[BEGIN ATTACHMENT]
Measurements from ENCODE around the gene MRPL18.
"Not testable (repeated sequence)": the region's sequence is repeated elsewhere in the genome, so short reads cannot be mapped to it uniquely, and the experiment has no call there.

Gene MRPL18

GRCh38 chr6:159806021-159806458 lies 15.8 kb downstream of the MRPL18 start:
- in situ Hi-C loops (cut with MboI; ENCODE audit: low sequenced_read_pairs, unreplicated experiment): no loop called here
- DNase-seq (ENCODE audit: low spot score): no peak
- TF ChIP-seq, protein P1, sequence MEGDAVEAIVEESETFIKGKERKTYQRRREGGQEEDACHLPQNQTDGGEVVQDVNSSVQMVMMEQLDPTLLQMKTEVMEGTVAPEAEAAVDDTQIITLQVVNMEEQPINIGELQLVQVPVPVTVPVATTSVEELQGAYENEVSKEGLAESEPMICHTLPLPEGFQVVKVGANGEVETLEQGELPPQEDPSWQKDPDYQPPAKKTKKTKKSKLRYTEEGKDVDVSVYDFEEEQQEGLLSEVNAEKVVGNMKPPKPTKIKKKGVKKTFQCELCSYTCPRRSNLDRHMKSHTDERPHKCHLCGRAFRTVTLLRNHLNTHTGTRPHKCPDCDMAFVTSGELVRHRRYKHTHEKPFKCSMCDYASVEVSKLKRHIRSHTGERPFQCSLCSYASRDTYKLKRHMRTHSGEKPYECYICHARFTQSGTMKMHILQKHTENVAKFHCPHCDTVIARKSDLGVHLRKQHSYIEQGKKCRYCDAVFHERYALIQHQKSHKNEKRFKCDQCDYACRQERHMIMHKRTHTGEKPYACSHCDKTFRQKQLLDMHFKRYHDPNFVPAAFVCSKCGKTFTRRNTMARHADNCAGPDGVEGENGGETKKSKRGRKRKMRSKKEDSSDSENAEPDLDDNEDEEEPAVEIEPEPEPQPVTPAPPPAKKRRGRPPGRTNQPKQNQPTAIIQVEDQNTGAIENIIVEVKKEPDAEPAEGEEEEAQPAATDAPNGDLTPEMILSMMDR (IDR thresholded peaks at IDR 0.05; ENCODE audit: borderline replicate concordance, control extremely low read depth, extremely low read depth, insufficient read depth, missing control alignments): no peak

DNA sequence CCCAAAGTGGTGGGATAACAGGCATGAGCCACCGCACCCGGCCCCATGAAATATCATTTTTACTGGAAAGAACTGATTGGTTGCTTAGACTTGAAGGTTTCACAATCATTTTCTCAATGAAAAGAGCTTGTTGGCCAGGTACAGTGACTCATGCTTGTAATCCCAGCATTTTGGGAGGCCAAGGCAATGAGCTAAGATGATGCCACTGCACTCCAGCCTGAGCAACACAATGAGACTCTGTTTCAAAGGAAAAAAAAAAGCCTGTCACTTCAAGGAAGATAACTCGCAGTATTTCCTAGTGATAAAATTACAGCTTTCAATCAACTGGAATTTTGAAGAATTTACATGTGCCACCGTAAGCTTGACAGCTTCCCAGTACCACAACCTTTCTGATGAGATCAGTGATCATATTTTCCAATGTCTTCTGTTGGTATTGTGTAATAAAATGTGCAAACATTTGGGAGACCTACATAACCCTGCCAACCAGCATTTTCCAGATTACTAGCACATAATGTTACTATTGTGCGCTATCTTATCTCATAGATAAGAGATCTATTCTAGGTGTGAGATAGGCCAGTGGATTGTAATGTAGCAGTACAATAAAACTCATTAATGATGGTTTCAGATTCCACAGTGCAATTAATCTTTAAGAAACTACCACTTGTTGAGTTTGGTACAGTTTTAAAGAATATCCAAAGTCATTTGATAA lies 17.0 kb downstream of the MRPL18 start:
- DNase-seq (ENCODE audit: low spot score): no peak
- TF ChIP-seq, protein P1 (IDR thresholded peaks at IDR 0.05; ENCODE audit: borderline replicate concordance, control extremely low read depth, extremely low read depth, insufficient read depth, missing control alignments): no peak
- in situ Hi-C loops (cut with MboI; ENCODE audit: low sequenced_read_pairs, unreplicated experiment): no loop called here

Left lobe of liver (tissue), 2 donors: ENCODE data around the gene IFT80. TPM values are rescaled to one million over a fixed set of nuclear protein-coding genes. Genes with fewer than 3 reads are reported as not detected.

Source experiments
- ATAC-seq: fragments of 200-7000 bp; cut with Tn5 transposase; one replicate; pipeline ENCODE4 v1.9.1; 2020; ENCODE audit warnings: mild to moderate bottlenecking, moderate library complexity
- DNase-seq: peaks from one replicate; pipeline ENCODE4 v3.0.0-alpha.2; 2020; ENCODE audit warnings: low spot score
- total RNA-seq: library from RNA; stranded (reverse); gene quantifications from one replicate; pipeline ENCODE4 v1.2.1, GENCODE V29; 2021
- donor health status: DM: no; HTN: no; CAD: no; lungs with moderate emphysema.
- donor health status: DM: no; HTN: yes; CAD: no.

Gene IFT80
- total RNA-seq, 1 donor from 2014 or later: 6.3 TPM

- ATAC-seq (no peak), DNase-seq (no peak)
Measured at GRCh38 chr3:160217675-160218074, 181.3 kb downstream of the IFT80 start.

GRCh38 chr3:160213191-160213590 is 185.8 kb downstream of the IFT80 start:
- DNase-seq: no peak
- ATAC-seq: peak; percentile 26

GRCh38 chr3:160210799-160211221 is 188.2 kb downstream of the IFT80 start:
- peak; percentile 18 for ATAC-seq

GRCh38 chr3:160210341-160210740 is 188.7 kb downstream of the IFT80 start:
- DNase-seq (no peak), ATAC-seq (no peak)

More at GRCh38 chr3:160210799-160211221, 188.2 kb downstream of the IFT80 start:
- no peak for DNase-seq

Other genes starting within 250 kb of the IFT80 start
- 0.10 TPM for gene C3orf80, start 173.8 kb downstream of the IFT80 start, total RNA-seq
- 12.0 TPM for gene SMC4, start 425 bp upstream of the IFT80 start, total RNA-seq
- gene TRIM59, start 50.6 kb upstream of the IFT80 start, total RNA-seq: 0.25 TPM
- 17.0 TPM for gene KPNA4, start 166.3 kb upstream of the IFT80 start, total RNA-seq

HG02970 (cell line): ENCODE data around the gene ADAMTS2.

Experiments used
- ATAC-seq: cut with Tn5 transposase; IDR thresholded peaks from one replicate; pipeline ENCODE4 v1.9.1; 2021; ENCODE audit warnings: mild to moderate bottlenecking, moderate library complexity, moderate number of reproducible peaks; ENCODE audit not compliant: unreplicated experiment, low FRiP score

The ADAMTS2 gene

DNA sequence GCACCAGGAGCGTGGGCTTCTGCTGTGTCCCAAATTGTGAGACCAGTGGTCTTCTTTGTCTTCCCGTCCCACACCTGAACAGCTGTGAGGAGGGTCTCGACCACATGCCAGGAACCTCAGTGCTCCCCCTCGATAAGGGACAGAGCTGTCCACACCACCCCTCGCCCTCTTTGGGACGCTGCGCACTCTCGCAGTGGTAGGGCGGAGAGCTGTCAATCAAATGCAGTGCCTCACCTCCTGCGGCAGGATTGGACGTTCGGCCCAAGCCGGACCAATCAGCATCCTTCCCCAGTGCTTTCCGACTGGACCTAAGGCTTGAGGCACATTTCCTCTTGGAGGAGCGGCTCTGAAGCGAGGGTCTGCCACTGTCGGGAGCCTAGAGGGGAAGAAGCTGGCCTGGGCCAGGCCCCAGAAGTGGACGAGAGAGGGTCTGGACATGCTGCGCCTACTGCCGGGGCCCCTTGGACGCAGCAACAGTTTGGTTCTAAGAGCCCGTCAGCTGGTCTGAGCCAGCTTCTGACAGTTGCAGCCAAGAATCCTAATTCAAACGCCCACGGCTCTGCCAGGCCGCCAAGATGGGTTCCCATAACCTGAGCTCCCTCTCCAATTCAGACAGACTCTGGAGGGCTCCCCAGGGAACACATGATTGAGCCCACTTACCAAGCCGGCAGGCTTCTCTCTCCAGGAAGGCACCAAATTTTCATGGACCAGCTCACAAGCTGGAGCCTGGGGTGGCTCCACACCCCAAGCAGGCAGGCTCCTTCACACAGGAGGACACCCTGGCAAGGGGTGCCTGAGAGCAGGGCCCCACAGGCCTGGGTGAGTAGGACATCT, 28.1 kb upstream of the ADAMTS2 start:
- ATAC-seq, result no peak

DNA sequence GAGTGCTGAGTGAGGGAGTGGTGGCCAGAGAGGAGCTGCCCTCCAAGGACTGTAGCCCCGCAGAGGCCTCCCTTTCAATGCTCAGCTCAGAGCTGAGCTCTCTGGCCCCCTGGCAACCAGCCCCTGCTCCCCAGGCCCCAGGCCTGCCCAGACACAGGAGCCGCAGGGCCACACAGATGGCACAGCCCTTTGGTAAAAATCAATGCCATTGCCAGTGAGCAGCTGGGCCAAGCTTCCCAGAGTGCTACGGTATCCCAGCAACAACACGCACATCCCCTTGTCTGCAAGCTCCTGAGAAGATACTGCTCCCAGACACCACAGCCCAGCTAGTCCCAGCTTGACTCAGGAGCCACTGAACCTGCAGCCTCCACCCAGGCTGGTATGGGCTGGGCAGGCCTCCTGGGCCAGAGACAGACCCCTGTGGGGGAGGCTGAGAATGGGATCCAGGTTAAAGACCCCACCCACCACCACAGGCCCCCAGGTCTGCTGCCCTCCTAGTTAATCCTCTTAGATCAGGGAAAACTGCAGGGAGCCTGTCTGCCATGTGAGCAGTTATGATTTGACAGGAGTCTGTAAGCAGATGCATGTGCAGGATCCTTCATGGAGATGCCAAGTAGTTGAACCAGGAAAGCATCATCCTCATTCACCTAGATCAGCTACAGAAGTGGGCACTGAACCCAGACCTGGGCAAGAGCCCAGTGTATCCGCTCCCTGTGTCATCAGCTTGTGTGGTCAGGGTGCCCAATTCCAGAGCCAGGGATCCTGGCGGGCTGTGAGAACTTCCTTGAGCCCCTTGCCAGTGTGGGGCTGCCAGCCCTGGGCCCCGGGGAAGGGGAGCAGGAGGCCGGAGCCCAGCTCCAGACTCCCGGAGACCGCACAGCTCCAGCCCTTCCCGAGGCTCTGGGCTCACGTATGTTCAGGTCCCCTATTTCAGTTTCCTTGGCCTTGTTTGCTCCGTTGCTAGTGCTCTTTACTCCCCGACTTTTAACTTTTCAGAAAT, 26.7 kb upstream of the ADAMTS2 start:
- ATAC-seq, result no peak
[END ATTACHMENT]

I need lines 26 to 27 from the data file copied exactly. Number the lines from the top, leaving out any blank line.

GRCh38 chr3:160210799-160211221 is 188.2 kb downstream of the IFT80 start:
- peak; percentile 18 for ATAC-seq